"There is a grandeur in this view of life, with its several powers having been originally breathed by the Creator into a few forms or into one." (Creator is a capital "C". It's no idea of an élan vital or an impersonal force. It's a capital "C".) "...having being originally breathed by the Creator into a few forms or into one. And whilst this planet has gone cycling on according to the fixed law of gravity, from some simpler beginning, endless forms most beautiful and most wonderful have been and are being evolved." Of course Darwin saw the theory of evolution just as that, a theory; a hypothesis of the way the thing might have developed after the Creator created. And whether you and I are arguing for evolution or not, we ought to see that Darwin, who is regarded as the father of evolution, wrote that sentence, "There is a grandeur in this view of life, with its several powers having been originally breathed by the Creator into a few forms or into one."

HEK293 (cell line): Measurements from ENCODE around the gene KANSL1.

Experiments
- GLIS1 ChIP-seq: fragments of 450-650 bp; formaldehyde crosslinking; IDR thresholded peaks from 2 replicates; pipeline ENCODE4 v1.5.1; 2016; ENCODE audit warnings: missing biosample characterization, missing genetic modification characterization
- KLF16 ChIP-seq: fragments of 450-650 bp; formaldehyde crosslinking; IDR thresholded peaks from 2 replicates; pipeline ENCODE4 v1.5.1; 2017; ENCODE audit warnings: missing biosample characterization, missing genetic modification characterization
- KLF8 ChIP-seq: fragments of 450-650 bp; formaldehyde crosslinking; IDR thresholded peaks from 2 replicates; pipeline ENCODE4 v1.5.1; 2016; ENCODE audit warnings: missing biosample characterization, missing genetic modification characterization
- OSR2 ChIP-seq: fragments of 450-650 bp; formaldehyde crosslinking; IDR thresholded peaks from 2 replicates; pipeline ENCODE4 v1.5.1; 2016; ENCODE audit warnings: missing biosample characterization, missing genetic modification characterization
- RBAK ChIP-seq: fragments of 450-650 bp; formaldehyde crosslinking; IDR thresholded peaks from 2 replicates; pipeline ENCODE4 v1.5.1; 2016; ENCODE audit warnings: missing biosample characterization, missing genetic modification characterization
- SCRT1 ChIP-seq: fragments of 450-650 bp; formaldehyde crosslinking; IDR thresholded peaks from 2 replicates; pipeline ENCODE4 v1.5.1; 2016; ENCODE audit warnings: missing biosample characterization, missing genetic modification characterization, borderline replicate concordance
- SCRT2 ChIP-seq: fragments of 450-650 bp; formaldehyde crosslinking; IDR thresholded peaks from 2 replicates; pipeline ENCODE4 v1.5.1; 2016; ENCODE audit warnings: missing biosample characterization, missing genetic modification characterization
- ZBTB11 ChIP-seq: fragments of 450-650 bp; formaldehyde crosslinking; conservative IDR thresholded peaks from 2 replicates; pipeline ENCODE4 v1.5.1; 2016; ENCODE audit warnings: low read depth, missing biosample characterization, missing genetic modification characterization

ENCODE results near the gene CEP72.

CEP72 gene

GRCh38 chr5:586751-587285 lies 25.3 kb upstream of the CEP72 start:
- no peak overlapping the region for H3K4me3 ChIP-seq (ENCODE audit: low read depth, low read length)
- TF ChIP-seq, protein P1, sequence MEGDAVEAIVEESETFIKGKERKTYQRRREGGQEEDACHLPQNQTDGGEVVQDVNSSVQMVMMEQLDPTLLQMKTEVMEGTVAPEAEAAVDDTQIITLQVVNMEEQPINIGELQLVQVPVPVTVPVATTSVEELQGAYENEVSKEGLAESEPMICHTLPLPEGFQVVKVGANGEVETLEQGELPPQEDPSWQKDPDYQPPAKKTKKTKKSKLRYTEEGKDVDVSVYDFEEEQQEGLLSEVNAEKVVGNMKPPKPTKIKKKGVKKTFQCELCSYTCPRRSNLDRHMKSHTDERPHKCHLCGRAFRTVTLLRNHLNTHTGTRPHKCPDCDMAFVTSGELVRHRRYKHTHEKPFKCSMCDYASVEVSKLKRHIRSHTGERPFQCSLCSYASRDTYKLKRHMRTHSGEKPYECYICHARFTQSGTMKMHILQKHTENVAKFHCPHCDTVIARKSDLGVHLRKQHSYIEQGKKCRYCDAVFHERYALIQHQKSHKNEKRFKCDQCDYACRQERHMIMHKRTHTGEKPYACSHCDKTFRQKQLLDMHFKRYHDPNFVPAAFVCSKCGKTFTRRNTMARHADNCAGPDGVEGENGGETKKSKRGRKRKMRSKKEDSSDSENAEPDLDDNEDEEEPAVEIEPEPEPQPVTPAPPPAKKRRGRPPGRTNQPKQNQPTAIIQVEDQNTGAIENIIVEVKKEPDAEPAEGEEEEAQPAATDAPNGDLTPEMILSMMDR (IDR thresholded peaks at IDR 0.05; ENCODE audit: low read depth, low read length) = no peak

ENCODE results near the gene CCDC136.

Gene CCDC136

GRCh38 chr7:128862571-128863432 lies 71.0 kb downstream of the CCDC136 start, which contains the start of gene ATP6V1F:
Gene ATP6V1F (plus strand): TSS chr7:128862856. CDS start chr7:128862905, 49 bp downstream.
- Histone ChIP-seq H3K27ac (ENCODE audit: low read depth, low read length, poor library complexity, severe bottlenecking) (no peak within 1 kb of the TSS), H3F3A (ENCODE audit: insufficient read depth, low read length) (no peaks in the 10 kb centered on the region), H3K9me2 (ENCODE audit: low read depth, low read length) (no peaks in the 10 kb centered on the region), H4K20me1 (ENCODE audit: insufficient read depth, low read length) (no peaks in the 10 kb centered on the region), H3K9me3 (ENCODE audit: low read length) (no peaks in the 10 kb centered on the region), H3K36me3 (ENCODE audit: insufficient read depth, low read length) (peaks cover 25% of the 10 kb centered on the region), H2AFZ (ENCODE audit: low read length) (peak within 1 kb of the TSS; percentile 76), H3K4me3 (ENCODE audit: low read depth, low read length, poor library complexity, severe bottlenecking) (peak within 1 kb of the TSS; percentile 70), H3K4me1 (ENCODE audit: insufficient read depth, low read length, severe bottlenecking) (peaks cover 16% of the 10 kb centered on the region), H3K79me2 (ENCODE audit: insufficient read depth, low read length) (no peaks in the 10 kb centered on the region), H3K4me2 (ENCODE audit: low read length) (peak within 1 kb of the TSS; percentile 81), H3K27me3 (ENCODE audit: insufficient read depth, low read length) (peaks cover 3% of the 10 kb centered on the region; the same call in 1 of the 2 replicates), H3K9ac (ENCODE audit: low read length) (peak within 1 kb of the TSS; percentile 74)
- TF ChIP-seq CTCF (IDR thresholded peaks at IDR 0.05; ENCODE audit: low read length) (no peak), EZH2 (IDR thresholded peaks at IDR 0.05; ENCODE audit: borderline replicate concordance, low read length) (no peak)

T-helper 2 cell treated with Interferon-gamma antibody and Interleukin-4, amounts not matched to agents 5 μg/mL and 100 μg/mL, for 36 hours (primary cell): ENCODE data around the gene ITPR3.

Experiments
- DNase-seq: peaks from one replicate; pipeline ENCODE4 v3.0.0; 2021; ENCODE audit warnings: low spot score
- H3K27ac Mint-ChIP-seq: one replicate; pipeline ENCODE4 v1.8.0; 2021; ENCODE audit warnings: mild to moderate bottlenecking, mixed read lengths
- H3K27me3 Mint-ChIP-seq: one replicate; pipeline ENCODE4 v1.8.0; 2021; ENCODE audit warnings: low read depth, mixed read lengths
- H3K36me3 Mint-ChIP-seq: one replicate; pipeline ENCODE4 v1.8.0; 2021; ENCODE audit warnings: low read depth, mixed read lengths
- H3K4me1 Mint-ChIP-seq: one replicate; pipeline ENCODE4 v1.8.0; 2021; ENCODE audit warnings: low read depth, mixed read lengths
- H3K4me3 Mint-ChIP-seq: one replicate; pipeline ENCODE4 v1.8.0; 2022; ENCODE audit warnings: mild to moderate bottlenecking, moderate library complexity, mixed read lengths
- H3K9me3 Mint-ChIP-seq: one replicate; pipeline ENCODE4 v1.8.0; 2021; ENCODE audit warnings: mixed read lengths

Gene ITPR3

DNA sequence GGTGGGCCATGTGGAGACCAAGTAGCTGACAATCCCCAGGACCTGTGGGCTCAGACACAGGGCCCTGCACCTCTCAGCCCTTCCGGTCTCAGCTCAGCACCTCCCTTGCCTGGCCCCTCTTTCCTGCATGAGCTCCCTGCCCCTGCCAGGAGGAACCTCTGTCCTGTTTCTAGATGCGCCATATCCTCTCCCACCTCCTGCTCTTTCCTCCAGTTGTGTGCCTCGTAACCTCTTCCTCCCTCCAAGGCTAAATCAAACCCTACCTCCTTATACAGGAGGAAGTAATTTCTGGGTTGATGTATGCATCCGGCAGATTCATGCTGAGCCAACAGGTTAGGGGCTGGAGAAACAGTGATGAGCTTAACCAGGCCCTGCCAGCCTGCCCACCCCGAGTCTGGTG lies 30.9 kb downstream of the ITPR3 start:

In fact it doesn't matter how far back you go. If you go to 400 B.C. and go with Plato and Socrates, you'll find them absolutely certain that there is a God, with no doubt in their minds at all. You go further back to 4000 B.C. in Mesopotamia, and you will find that people are talking in the same terms. They are talking of a God who is real and personal. Here's one of the most ancient engravings we have, "A man must truly proclaim the greatness of his God, and a young man must wholeheartedly obey the command of his God." That's from 4000 B.C.

So, throughout the world's history, in whatever place you go, among whatever people you travel, there has always been this unquestioned assumption that there is a God, there is a supreme being. And not only an unquestioned assumption that there is such a being but there has gone along with it a worship and respect of that being. Among every tribe and every nation, among all peoples there has been a general unquestioned assumption that there is a God who created the universe.

TO BE CONTINUED